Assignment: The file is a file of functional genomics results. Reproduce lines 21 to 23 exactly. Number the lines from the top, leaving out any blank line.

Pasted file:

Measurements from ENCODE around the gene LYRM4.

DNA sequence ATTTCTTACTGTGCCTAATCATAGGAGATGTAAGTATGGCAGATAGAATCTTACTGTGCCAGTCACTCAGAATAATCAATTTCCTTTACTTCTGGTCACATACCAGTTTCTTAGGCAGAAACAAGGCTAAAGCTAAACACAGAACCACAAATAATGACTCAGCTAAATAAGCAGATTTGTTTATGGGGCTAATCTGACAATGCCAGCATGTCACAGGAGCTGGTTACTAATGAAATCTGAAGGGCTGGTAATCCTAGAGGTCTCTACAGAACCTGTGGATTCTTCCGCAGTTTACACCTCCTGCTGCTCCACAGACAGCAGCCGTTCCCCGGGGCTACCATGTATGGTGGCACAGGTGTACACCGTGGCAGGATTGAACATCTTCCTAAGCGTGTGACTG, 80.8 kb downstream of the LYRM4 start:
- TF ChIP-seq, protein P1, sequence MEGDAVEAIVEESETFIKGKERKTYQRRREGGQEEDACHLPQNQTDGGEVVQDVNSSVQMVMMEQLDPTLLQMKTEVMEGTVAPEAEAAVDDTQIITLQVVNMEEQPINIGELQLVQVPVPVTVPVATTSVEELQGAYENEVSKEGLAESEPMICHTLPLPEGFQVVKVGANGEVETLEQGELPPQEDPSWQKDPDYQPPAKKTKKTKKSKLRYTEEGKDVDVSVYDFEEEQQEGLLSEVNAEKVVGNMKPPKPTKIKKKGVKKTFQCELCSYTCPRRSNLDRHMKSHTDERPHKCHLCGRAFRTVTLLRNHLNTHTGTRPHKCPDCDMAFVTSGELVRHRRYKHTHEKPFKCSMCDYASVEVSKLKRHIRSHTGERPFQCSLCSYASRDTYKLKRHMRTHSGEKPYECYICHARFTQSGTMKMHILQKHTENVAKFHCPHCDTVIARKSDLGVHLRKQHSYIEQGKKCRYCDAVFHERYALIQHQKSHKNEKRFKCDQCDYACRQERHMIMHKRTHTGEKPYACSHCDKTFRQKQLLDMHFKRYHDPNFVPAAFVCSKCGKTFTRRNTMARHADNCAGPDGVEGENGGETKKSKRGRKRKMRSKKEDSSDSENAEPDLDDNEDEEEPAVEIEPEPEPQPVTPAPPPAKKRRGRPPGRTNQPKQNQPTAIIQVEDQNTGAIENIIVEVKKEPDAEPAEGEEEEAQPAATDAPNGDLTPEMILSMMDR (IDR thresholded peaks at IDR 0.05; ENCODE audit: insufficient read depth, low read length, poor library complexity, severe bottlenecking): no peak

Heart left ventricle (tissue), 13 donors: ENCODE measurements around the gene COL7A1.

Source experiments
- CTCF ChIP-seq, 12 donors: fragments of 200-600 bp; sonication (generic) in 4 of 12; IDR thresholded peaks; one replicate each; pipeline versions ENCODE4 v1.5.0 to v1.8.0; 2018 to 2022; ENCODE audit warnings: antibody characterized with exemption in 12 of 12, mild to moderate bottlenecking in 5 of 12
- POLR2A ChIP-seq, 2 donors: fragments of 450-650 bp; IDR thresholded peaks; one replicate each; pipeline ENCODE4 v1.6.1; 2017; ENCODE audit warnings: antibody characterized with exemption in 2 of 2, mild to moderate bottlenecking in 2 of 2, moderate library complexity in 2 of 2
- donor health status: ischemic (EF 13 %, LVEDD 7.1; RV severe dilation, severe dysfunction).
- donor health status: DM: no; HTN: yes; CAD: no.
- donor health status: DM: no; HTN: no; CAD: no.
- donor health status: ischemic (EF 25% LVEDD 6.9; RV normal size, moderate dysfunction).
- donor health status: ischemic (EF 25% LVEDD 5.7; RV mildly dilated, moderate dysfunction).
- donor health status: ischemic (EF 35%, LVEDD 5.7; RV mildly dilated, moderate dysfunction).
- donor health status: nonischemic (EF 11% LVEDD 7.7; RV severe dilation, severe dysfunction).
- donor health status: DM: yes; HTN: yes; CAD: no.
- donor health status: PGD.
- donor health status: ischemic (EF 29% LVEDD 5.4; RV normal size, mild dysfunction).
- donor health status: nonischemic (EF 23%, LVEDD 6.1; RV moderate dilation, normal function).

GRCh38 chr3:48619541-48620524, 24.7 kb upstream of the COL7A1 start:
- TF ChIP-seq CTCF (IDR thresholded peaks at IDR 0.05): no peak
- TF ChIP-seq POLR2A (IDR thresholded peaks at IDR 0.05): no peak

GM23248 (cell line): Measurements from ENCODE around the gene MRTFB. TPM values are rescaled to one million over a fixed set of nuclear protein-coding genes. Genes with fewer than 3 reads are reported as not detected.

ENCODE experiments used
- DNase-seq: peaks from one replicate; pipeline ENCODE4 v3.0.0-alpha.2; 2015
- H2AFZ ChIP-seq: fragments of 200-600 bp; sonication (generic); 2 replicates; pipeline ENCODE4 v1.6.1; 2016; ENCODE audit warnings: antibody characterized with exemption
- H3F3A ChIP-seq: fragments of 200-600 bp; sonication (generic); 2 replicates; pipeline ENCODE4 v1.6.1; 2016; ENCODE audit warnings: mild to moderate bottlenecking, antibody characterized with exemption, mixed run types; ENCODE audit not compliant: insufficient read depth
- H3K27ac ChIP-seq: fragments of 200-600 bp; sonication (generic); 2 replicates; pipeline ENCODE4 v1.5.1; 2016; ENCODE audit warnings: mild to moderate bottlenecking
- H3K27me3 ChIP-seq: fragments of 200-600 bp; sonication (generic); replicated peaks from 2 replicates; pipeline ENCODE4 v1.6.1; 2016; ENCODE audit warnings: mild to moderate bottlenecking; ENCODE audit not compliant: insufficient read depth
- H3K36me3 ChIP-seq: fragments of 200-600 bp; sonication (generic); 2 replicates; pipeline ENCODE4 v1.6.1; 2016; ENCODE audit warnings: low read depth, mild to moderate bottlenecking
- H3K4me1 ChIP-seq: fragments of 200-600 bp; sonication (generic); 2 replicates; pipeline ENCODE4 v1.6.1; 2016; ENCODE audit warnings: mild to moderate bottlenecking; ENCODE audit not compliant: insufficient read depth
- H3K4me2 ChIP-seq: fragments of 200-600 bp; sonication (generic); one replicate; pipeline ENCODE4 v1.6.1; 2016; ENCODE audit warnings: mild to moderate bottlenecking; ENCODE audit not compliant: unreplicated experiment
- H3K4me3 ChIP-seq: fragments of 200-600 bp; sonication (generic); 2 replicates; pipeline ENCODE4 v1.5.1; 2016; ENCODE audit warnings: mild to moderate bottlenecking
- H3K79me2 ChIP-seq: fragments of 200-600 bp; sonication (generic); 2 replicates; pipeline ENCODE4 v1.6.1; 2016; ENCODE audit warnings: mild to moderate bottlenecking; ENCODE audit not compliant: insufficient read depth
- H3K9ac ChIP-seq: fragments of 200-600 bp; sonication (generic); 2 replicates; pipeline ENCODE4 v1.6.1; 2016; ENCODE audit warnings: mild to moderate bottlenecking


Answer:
- TF ChIP-seq POLR2A (IDR thresholded peaks at IDR 0.05): no peak

GM23248 (cell line): Measurements from ENCODE around the gene MRTFB. TPM values are rescaled to one million over a fixed set of nuclear protein-coding genes. Genes with fewer than 3 reads are reported as not detected.

ENCODE experiments used